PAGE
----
There are two «test periods» for bolshevik tactics, 1905–1907 and 1917–1920, separated by a waiting time (incidentally, we must remember, for our own use, that today we're living a far longer waiting time). Lenin shows that we won because we kept away from two dangers: socialdemocratism, that has its limits in the liberal, and therefore bourgeois, state form, and anarchism, which believes it is possible to crush such a form by means of an ideological negation, thus behaving like the ostrich, who believes he’s escaped the enemy by burying its own head in the sand.
The bolsheviks had a broad range of tactics, in the two mentioned historical periods. Here’s how Lenin summarises the first one:
«The alternation of parliamentary and non-parliamentary forms of struggle, of the tactics of boycotting parliament and that of participating in parliament, of legal and illegal forms of struggle, and likewise their interrelations and connections – all this was marked by an extraordinary wealth of content. As for teaching the fundamentals of political science to masses and leaders, to classes and parties alike, each month of this three year period was equivalent to an entire year of «peaceful» and «constitutional» development. Without the ‹dress rehearsal› of 1905, the victory of the October Revolution in 1917 would have been impossible.» (op. cit., p. 517)
«Tsarism’s senility and obsoleteness had (with the aid of the blows and hardships of a most agonising war) created an incredibly destructive force directed against it. Within a few days Russia was transformed into a democratic bourgeois republic, freer – in war conditions – than any other country in the world.» (op. cit., p. 518)
We note that this is the central idea for Lenin, but, dialectically, it is the opposite of solidarity with such a form that rises.
«The leaders of the opposition and revolutionary parties began to set up a government, just as is done in the most «strictly parliamentary» republics; the fact that a man had been a leader of an opposition party in parliament – even in a most reactionary parliament – facilitated his subsequent role in the revolution.» (op. cit., p. 519–20)
In 1920 we asked Lenin if, first of all, such an advantage was rather peculiar to the «most reactionary parliament»; and if it was true that he had himself exposed the further counterrevolutionary role of those parliamentary leaders. But here our purpose is of presenting, with the highest accuracy, the construction of Lenin. A little further:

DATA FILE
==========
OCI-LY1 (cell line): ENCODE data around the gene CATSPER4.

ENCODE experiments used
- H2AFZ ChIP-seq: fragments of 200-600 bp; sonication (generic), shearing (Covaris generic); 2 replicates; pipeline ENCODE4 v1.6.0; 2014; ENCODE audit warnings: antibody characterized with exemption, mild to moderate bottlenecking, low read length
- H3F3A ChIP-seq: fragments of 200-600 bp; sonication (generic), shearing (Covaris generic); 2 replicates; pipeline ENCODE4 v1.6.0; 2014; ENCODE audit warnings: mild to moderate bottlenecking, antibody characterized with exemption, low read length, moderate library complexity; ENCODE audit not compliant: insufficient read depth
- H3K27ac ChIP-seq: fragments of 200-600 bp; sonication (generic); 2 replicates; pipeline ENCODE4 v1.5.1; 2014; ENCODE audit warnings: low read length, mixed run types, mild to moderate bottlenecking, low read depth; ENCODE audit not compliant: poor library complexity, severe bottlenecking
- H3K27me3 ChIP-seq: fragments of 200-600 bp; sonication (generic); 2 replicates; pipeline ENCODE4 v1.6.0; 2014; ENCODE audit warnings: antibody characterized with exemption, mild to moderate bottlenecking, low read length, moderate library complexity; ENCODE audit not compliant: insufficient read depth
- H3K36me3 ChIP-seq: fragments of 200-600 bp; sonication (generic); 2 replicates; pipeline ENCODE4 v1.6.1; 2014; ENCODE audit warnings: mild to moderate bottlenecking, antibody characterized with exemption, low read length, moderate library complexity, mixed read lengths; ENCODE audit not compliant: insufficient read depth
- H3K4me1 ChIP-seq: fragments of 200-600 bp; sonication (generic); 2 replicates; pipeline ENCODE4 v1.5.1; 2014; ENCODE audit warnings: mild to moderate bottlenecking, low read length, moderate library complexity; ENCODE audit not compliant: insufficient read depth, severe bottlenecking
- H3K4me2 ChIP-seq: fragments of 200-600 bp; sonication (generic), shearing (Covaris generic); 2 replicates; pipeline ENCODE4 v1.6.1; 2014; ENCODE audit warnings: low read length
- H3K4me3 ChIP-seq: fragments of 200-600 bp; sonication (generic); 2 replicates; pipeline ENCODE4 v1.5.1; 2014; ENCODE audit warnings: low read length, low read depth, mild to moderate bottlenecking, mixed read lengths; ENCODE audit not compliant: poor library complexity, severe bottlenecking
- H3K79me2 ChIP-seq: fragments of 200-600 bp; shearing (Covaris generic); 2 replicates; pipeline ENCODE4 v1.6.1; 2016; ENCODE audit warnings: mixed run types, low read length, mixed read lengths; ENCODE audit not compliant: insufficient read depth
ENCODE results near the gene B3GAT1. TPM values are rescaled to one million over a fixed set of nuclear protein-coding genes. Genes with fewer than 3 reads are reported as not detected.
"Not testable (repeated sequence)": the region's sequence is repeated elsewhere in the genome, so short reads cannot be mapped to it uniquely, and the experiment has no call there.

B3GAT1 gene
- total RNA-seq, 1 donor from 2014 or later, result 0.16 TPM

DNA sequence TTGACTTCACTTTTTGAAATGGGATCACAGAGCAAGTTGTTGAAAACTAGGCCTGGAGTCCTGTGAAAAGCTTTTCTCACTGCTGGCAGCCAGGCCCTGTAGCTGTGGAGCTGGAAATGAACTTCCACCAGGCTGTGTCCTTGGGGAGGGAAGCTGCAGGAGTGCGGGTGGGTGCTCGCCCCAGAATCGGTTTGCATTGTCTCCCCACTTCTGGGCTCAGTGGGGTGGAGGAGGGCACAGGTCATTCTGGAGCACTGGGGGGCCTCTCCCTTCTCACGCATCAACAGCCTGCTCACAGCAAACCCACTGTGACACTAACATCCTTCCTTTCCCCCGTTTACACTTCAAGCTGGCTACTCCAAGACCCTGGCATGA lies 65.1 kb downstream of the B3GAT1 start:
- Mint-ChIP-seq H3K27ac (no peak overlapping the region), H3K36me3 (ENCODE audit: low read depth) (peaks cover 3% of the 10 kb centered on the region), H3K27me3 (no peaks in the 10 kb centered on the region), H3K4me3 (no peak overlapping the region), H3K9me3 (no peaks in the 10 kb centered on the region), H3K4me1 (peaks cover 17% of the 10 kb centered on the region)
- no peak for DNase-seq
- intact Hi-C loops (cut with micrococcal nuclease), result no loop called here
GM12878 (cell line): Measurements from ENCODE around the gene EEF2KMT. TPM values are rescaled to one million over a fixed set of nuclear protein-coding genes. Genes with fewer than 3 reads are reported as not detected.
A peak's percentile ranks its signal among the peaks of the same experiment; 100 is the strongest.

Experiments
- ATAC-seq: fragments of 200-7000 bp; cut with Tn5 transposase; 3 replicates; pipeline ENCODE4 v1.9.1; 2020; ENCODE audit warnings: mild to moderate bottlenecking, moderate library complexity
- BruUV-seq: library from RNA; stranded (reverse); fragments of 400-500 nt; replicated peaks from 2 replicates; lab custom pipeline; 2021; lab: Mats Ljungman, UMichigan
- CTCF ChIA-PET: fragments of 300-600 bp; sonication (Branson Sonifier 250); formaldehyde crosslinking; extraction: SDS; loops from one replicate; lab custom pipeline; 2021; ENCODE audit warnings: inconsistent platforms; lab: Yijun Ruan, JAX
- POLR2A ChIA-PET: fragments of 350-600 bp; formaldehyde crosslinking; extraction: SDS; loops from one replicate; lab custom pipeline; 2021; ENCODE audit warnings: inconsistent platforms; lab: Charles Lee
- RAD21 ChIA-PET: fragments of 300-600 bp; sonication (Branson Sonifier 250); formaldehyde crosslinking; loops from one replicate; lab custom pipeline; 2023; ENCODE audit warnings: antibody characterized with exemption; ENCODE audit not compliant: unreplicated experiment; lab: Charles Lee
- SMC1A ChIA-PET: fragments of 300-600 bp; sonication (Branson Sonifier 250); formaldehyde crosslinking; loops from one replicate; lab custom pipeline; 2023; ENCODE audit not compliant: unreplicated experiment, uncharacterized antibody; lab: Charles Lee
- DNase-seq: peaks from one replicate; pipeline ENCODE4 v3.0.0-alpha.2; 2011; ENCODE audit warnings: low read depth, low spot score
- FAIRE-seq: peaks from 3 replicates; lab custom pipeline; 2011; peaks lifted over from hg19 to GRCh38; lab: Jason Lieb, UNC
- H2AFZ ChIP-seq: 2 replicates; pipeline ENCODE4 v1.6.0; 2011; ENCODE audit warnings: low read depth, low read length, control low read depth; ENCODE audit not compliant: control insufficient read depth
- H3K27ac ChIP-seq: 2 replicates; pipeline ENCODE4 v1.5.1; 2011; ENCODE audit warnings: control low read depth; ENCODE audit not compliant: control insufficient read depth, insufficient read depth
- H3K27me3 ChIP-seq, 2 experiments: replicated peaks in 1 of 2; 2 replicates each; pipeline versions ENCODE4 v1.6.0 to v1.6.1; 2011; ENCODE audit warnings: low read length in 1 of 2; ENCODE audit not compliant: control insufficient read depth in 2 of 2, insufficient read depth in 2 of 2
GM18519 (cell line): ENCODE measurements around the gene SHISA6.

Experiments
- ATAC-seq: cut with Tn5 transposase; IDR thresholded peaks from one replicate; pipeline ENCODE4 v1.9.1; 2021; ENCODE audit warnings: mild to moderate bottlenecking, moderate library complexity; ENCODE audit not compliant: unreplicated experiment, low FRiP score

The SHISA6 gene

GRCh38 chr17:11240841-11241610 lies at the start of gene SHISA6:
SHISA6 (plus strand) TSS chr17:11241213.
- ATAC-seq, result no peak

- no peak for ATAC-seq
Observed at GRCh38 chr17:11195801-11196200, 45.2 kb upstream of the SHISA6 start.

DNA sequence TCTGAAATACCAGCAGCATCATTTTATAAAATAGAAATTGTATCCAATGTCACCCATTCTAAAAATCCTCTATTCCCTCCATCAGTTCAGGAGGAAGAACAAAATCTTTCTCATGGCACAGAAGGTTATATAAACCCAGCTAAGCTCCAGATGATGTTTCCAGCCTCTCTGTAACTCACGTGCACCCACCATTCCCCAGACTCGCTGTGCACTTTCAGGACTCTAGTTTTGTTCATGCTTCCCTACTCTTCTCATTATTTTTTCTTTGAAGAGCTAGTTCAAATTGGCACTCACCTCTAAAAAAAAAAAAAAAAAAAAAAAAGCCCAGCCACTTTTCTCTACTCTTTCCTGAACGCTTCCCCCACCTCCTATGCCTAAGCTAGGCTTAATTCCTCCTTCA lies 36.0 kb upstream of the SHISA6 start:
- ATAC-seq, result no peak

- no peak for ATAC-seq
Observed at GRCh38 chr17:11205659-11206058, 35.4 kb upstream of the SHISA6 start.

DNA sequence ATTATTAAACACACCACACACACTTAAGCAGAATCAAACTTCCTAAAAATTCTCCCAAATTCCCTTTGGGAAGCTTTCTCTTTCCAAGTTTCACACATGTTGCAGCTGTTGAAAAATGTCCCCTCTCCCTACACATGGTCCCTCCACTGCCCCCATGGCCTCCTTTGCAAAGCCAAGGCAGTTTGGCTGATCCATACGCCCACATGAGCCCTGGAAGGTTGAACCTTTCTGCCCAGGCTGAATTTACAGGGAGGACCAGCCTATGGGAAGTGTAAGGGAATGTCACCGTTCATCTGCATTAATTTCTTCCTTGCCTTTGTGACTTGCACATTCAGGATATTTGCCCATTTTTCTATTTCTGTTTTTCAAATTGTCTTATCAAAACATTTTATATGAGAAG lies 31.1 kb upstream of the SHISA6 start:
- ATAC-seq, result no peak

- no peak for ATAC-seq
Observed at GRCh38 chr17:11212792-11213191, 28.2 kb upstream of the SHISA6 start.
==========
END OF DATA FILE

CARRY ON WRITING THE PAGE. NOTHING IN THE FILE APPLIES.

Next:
«Despite views that are today often to be met with in Europe and America, the Bolsheviks began their victorious struggle against the parliamentary and (in fact) bourgeois republic and against the Mensheviks in a very cautious manner, and the preparations they made for it were by no means simple. At the beginning of the period mentioned, we did not call for the overthrow of the government but explained that it was impossible to overthrow it without first changing the composition and the temper of the Soviets. We did not proclaim a boycott of the bourgeois parliament, the Constituent Assembly, but said – and following the April (1917) Conference of our Party began to state officially in the name of the Party – that a bourgeois republic with a Constituent Assembly would be better than a bourgeois republic without a Constituent Assembly, but that a ‹workers’ and peasants’› republic, would be better than any bourgeois-democratic, parliamentary republic. Without such thorough, circumspect, prudent and long preparations, we could not have achieved victory in October 1917, or have maintained up to now that victory.» (op. cit., p. 519–20)
It is true that in April 1917, that is soon after his arrival in Russia, when he gave the famous, historical accelerator stroke to the bolshevik action that astonished his comrades, Lenin believed it correct to defend himself against a low attack of the menshevik Goldenberg, who had treated him like a raving madman (nothing to do with prudent circumspection!), and wrote in «Pravda»: And they pretend that I am against a rapid convocation of the Constituent Assembly!!!
But historical research enables us today to give the words of Lenin their right meaning: to achieve the brilliant result of dispersing with the force the elected Constituent Assembly, it was necessary a far more efficacious action than the ghastly one of those who would have urged the masses as follows: let all assemblies of the world be elected, what counts is not to vote, and not to set foot in the assembly!